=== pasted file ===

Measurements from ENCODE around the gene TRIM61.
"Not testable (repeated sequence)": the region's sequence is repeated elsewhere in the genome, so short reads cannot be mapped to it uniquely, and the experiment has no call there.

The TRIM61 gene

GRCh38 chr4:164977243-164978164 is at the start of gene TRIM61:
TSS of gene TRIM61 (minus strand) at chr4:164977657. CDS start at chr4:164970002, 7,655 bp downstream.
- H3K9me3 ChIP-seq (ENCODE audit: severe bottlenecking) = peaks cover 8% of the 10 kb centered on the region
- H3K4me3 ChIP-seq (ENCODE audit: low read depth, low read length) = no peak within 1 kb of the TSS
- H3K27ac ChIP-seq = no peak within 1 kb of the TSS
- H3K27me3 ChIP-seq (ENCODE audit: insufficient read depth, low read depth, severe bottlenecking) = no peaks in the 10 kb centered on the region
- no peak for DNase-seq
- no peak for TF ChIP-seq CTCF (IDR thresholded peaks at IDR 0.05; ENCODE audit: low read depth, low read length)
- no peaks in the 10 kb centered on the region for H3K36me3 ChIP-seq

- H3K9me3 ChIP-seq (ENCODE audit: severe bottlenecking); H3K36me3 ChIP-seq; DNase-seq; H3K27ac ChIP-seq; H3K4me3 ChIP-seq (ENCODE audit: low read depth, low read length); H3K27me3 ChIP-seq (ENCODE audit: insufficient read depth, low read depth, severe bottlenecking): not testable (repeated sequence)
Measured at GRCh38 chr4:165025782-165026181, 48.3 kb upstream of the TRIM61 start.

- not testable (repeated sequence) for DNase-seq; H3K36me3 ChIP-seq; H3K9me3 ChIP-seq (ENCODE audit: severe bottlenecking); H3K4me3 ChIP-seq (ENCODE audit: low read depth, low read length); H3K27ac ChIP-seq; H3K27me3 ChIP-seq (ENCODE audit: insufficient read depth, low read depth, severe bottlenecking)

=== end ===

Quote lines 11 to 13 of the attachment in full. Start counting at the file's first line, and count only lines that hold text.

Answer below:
- no peak for TF ChIP-seq CTCF (IDR thresholded peaks at IDR 0.05; ENCODE audit: low read depth, low read length)
- no peaks in the 10 kb centered on the region for H3K36me3 ChIP-seq

- H3K9me3 ChIP-seq (ENCODE audit: severe bottlenecking); H3K36me3 ChIP-seq; DNase-seq; H3K27ac ChIP-seq; H3K4me3 ChIP-seq (ENCODE audit: low read depth, low read length); H3K27me3 ChIP-seq (ENCODE audit: insufficient read depth, low read depth, severe bottlenecking): not testable (repeated sequence)